Self-harm - an inside view

I recently visited Gartree Prison in Leicestershire. While I'm waiting I always like to read the prison newspaper 'Inside Times'. The features and prisoner's letters page are always interesting. An article on 'self-harm' really caught my eye. It was written by a current inmate and made a lot of sense to me. I will try to capture the essence of it here.

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The writer explains their thought process as to why they self-harm. Often misunderstood, or written off as attention-seeking. Neither is it an expression of anger but still, the question is there as to exactly why. I see it as an outcry of trauma or extreme distress that is being felt in that moment. , not an illness as such. Nothing else in that situation is logical.

A common misconception might be that it is only those who suffer from anxiety or depression who self-harm. Certainly, it is more prevalent in younger people, particularly teenagers. I try to put myself in the position of a prisoner, locked away in a small cell for hour after hour. The risk factors inside prison must be multiplied with no outlet and support network.

There is a purpose behind every act of self-harm. There are feelings of insignificance, worthlessness and not having a voice which come across strongly. Sometimes there are no feelings present at all, just a total sadness encompassing everything. At times like this, it feels that there is no other option for the writer.

There is a realisation there too of the dangers. But they are an irrelevance when the need arises to harm. The pain has meaning, to feel something is better than to feel nothing perhaps? To the outsider and the individual, it’s nonsensical, but it gets them through that critical time. Afterwards comes the period of self-reflection and expressions of guilt and responsibility.

I found reading the whole article incredibly moving. Self-harm is widely misunderstood. The inner turmoil and trauma must be so extreme to drive a person to such harmful actions. Making any sense of it is difficult. I have heard it said that it is very much about control, or having control over something. Another way of looking at is that it externalises the pain sitting internally. It could be looked upon as a coping strategy of a kind, albeit an unsafe one. The physical pain helps to deal with the emotional numbness.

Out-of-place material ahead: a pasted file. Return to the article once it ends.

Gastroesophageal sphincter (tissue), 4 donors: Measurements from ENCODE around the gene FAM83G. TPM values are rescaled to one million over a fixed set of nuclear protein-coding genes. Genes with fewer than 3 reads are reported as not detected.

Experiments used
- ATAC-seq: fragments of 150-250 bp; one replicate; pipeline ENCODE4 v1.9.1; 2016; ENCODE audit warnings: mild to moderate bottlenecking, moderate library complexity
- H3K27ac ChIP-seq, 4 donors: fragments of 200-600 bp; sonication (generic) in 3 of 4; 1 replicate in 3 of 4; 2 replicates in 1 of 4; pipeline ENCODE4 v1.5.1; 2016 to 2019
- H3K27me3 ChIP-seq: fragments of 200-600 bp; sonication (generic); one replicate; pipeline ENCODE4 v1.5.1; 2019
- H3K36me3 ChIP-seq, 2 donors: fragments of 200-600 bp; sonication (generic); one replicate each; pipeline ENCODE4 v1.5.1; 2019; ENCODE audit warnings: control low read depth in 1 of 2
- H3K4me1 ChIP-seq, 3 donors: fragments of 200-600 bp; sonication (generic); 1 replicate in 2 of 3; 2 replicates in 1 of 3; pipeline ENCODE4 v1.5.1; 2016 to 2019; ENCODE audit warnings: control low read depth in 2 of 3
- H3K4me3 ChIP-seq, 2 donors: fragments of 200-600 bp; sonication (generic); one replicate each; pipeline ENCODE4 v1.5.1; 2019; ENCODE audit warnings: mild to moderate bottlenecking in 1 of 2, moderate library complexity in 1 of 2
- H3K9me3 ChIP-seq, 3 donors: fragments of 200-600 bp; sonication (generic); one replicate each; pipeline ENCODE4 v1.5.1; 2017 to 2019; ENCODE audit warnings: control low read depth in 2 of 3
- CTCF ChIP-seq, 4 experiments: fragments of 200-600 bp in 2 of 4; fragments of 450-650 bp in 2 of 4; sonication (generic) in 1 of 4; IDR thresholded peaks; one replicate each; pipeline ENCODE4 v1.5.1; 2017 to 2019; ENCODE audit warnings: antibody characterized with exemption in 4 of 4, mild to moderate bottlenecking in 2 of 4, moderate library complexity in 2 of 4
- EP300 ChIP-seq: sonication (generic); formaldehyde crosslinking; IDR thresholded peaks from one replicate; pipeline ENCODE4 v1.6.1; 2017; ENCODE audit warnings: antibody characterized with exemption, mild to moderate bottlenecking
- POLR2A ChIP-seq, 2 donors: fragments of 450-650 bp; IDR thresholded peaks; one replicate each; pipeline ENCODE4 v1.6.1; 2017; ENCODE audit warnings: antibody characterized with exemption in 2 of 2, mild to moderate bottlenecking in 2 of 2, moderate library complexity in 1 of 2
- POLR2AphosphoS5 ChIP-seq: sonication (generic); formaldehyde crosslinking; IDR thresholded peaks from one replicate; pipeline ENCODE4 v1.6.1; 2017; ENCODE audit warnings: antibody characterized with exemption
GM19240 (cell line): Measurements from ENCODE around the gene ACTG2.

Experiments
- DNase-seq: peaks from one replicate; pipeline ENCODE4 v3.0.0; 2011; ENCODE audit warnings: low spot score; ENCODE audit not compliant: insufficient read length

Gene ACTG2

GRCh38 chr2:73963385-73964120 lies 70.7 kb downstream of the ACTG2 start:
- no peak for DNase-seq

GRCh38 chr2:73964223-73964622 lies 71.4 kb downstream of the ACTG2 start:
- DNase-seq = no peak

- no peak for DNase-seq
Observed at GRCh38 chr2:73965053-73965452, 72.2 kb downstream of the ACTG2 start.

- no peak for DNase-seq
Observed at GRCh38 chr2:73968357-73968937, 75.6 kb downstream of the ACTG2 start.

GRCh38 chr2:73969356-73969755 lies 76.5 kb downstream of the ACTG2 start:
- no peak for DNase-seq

This link contains the full transcript of the letter.

Inside almost every prison there is a ‘listeners scheme’ which is supported by The Samaritans. Designated volunteers receive extensive training to provide peer support to fellow prisoners. They are de-briefed regularly by the Samaritan volunteers. Since the scheme was first set up over 30 years ago it has proved to be extremely successful.   

Outside of prison, talking treatments can be very helpful through therapists, who listen with empathy and acceptance. The GP can refer to the Community Mental Health Team (CMHT). The Samaritans are available 24 hours to listen and support. Tel 116 123 free.

The views expressed in this article are those of the author. All articles published on Counselling Directory are reviewed by our editorial team.

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Northampton, Northamptonshire, NN3
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Written by Peter Arthur, Dip.Couns, MBACP (Reg) | Person Centred Counsellor
Northampton, Northamptonshire, NN3

I am a Person Centred Counsellor based in Northamptonshire. I work Online and also specialise in 'Walk and Talk' Therapy.
I have been in Private Practice for two years, after previously working as Lead Counsellor for a local Charity.

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